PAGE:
Yet if the company cannot go industrial cash flow positive in 2021, there will still be headwinds for the shares. Although I believe the turnaround will eventually happen, it possibly will not be until 2022. Investors should also note that becoming industrial cash flow positive will not necessarily mean profitability for the company.
And without the fundamentals, the stock cannot have the momentum to go up. Furthermore, GE is a widely held and actively traded stock. Average daily volume stands around 76 million shares. And its beta is about 0.96. So the price is likely to be almost as volatile as the broader market.
Finally, the stock is also among the most-widely held Robinhood stocks. Therefore, investors should be ready for wide price swings in GE shares. In case of an upcoming profit-taking in the markets in the fall, it is likely that traders will push GE stock to $6 or even below.
The Bottom Line
The post-Covid-19 future will be different than the near past for many companies. Both GE Aviation and the overall company will need to use this reality to be even more aggressive in the steps taken to turn the business around.
GE stock is likely to be range-bound for now. In the coming weeks, I expect the shares to trade mostly between $6 and $6.50. In case of a broader market sell-off, then a dip below $6 is possible.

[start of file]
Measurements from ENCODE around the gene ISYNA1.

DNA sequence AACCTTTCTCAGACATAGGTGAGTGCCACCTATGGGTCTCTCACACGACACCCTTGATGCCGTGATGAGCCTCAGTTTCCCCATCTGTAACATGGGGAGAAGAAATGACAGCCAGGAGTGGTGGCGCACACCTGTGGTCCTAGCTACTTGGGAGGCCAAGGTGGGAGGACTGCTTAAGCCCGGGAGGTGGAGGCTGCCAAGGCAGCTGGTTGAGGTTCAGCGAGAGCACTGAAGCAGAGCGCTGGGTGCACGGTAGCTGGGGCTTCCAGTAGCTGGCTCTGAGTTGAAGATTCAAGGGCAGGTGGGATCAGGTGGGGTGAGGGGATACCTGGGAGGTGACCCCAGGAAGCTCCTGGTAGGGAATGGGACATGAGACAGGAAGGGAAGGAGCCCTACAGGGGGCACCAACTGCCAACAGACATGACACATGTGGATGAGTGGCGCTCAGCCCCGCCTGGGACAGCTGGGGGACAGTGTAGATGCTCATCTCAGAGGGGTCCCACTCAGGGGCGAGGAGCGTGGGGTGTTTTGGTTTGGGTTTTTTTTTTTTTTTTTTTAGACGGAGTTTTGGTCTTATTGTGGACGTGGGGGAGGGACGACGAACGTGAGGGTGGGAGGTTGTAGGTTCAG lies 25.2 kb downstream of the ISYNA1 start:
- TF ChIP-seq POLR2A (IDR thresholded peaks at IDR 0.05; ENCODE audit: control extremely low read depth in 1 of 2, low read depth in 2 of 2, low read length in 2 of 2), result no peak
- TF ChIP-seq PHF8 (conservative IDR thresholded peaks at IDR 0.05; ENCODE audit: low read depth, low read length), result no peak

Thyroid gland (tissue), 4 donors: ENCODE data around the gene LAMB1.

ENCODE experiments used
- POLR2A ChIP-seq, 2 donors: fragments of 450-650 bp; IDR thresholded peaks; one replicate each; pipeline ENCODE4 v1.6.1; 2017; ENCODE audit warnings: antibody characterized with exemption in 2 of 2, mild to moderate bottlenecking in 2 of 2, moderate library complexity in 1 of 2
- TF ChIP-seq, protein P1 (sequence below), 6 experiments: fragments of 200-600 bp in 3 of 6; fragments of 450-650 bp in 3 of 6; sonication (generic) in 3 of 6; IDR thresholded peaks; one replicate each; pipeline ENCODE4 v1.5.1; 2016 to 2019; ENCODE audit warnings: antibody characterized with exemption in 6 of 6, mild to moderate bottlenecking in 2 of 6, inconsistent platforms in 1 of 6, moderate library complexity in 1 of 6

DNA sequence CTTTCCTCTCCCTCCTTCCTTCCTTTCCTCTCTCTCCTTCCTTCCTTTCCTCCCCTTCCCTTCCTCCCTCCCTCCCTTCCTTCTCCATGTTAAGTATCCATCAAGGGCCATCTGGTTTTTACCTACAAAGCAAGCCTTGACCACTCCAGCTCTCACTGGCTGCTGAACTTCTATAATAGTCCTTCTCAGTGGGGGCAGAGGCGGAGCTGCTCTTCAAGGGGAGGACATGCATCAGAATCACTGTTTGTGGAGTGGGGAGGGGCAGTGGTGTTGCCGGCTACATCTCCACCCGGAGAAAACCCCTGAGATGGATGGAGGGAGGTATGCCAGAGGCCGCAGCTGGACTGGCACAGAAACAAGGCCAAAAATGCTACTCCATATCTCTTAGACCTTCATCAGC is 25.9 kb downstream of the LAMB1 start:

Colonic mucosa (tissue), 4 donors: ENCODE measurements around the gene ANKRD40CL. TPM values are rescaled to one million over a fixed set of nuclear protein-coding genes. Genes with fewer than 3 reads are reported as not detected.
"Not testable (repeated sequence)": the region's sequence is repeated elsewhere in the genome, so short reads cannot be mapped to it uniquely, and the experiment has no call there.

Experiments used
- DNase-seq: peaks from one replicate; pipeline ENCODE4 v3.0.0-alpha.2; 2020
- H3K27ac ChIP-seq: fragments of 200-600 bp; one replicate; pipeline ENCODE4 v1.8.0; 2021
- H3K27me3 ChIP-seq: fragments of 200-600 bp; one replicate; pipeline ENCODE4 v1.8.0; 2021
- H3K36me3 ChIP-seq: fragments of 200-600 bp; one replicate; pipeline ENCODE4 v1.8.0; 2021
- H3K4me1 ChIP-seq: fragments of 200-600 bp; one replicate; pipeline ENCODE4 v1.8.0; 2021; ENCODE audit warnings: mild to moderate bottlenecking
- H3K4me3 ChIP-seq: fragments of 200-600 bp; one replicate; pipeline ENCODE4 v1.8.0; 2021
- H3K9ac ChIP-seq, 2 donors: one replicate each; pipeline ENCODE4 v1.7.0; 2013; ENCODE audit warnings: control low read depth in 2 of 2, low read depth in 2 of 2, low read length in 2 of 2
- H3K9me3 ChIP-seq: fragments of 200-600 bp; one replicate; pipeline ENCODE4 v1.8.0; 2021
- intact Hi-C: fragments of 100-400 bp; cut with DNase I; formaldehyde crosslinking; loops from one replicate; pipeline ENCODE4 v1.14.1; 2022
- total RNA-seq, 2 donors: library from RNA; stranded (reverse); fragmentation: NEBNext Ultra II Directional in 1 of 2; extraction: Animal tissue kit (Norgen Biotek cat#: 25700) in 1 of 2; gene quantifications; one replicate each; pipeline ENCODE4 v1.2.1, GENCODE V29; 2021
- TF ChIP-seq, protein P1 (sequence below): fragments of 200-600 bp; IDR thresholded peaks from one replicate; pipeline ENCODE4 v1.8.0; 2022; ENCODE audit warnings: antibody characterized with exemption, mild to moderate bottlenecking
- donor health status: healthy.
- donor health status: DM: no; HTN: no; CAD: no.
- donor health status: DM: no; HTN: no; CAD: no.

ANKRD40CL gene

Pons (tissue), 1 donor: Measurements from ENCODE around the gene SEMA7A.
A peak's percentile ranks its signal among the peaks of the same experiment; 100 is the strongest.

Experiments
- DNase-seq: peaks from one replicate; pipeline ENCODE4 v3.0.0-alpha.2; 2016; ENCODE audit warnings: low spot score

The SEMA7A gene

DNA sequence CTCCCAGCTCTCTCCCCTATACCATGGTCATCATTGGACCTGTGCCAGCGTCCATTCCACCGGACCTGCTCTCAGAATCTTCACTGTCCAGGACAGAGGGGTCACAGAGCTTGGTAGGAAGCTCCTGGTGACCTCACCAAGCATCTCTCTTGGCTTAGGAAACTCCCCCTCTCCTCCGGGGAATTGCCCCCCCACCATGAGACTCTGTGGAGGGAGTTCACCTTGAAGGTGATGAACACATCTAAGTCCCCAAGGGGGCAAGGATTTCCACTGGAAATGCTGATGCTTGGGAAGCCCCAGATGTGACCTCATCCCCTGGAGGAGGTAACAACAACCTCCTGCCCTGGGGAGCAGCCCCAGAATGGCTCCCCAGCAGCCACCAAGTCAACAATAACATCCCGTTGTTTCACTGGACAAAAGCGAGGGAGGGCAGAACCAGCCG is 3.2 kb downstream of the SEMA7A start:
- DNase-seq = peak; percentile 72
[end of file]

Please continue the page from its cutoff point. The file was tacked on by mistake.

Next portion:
If you already own GE stock, you might want to stay the course and hold onto your position. Alternatively, if you are an experienced investor in the options market, you may also consider using a covered call strategy with approximately a two-month time horizon, i.e., Oct. 16-expiry. Such a covered call position would enable to you to participate in a potential up move and also offer some downside protection.
If your time horizon is long term, you may consider buying GE stock if it goes below $6.
Finally, those investors who would like some GE exposure but are concerned about the prospects for the coming months may consider buying into an exchange-traded fund (ETF) that has stock in GE as a holding. Examples include the Vanguard Industrials ETF (NYSEARCA:VIS), the SPDR S&P Kensho Clean Power ETF (NYSEARCA:CNRG), the First Trust Global Wind Energy ETF (NYSEASRCA:FAN), or the SoFi 50 ETF (NYSEARCA:SFYF).
Tezcan Gecgil has worked in investment management for over two decades in the U.S. and U.K. In addition to formal higher education in the field, including a Ph.D. degree, she has also completed all 3 levels of the Chartered Market Technician (CMT) examination. Her passion is for options trading based on technical analysis of fundamentally strong companies. She especially enjoys setting up weekly covered calls for income generation. She also publishes educational articles on long-term investing. As of this writing, Tezcan Gecgil did not hold a position in any of the aforementioned securities.
The post Why GE Shares Will Likely Stay Range-Bound appeared first on InvestorPlace.
The views and opinions expressed herein are the views and opinions of the author and do not necessarily reflect those of Nasdaq, Inc.